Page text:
The declension type in -ις, -εως, -ει, etc. is almost exclusively Attic. All other dialects have -ις, -ιος, -ῑ etc. Ionic has πόλεως in early inscriptions of Chios (once) and Thasos, and δυνάμει in one inscription of Teos. All other attestations of this declension type are late and to be attributed to Attic influence. In general the datives -ει and -εσι are the first to be borrowed, followed by the nom. pl. -εις and then the gen. sg. -εως.

  • Nominative singular: -ις in all dialects.
  • Genitive singular: -εως in Attic and rarely in Ionic (see above), -ιος in all other dialects. Koinê, and late inscriptions of various dialects, have -εος, borrowed from υ- and σ-stems.
    -εως derives from -ηος, which is seen in Homer, by quantitative metathesis.
  • Dative singular: -εϊ (-ει) in Attic, -ῑ in all other dialects.
  • Accusative singular: -ιν in all dialects.
  • Nominative plural: -εις in Attic (contracted from -εες), -ιες in all other dialects. Lesbian has πόλῑς in one inscription, which may be use of the accusative as nominative.
  • Genitive plural: -εων in Attic, -ιων in all other dialects.
  • Dative plural: -εσῐ(ν) in Attic, -ισῐ(ν) in all other dialects.
  • Accusative plural: -εις in Attic, evidently borrowed from the nominative. -ινς in Cretan (see above under the first and second declension). -ῑς or rarely -ιας in all other dialects.

Cyprian has gen. sg. Τιμοχάριϝος, dat. sg. πτόλιϝι, with ϝ apparently analogized from υ- and ευ-stems. Euboean proper names are frequently declined as consonant stems in -ις, -ιδος, as in Attic.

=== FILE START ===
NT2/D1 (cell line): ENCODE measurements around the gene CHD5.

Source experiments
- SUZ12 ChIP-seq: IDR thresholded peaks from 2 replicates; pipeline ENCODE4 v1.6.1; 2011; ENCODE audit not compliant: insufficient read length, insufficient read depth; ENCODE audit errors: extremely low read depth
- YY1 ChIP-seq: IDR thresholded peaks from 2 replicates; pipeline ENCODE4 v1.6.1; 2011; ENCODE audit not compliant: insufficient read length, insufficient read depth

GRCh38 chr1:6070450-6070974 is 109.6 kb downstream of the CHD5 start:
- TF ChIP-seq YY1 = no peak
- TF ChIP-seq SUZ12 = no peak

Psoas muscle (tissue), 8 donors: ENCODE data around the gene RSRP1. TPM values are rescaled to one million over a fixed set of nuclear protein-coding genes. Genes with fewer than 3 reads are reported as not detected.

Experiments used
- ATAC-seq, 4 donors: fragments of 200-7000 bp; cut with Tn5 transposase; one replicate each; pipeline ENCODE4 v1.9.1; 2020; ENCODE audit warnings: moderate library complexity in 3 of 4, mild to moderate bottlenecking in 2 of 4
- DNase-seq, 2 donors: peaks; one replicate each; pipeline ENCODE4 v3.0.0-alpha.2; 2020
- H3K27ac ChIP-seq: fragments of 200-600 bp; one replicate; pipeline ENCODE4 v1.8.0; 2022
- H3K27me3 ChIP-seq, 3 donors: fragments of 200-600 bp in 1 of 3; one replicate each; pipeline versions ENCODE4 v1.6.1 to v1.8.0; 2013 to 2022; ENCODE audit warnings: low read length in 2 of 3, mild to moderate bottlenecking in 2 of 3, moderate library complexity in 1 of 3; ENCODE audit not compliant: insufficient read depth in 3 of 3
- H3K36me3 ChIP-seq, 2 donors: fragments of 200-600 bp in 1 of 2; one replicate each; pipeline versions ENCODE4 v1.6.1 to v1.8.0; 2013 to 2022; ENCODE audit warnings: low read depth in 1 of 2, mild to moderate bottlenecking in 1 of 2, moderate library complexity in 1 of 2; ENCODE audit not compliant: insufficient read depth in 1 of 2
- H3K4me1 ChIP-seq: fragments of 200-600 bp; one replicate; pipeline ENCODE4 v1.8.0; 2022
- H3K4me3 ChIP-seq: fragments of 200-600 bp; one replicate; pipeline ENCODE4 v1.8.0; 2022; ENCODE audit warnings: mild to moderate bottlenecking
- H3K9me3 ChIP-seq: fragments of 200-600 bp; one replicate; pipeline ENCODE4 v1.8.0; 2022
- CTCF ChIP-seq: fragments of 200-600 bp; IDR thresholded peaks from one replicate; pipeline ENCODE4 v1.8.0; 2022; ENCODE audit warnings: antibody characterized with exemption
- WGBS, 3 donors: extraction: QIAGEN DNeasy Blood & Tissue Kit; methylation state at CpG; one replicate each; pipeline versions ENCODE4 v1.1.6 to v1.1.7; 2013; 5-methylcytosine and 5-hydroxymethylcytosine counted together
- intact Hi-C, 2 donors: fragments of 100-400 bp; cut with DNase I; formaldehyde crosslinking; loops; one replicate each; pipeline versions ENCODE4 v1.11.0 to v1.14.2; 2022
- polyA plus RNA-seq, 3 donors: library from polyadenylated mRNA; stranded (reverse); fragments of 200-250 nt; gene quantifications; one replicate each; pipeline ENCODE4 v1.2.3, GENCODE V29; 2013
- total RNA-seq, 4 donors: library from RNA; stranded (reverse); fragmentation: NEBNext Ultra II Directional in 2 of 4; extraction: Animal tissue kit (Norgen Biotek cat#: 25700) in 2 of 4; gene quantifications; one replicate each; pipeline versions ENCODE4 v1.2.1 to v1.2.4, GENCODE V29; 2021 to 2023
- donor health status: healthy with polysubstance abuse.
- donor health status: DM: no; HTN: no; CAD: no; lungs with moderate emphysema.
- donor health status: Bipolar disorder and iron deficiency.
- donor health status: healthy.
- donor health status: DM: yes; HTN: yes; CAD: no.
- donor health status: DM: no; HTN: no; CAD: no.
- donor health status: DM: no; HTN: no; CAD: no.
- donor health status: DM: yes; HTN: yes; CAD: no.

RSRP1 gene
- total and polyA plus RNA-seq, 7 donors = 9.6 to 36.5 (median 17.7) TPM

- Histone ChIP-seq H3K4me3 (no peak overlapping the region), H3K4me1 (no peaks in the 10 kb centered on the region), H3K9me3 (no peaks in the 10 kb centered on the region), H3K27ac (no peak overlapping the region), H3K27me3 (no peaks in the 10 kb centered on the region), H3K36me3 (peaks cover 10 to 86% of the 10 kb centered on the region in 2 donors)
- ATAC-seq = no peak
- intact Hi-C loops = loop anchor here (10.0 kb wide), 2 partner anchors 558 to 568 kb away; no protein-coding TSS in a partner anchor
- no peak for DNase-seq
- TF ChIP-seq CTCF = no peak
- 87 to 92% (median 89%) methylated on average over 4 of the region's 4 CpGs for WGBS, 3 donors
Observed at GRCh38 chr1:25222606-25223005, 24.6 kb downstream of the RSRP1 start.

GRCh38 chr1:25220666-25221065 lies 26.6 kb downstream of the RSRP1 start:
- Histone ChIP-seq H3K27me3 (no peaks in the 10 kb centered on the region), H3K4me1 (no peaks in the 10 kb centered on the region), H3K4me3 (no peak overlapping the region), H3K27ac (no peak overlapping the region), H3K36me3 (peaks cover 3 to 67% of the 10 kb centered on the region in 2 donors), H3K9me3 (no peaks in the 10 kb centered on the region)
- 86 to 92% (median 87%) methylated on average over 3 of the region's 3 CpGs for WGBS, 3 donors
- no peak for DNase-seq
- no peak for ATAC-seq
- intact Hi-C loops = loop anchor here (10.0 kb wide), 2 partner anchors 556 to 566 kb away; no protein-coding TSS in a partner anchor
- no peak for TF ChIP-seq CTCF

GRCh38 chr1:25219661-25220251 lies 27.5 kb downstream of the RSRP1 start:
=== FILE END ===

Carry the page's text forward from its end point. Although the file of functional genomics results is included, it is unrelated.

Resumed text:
υ-stems[edit]

Nearly all inscriptional forms occurring are of the type -υς, -υος, as Attic βότρυς, βότρυος.

ευ-stems[edit]

The original stem is -ηϝ-. Thus:

  • -ηϝ- in Cyprian.
  • -ειϝ- alongside -ει- in Boeotian.
  • -η- in Lesbian.
  • -ει- in Thessalian.
  • -ᾱ- in Elean (see Appendix:Ancient Greek dialectal phonology.)
  • Early Coan has ἱερῆι, Πολιῆι, etc, and once Rhodian Ἰδαμενῆος.

Most dialects, however, shorten the initial vowel (and lose intervocalic -ϝ-), yielding -ε-. Thus:

  • Nominative singular: -ής in Arcadian (and some proper names in -ής are occasionally found elsewhere), εύς in all other dialects.
  • Genitive singular: -έως in Attic with quantitative metathesis, but -έος in all other dialects. This is sometimes contracted to -εῦς (e.g. Megarian ἰαρεῦς), but due to confusion with the nominative this is much less common than in other words.
  • Dative singular: -εϊ (-ει) in all dialects.
  • Accusative singular: -ήν in Arcadian (hιερήν), -έᾱ in Attic-Ionic with quantitative metathesis, but -έᾰ in most other dialects. Delphian and most Doric dialects regularly contract -έᾰ to -ῆ.
  • Nominative plural: -ῆς in early Attic, Coan (τεταρτῆς), Laconian, and Arcadian (Μαντινῆς), either from -έης or -ῆες. -έες appears in Cretan and elsewhere, but most dialects contract to -εῖς. Cyrene (a Theran colony) has nom. and acc. pl. ἱαρές.
  • Genitive plural: -έων in all dialects.
  • Dative plural: -ευσῐ in all dialects (Attic-Ionic -ευσῐ(ν)).
  • Accusative plural: -έᾱς in Attic-Ionic, -έᾰς in most other dialects, but after the fourth century this was largely replaced by Koinê -εῖς.

In Miletus (an Ionic city) and its colonies there is a nom. sg. -ἱέρεως, gen. sg. ἱέρεω; likewise at Ephesus gen. sg. Φλέω.

References[edit]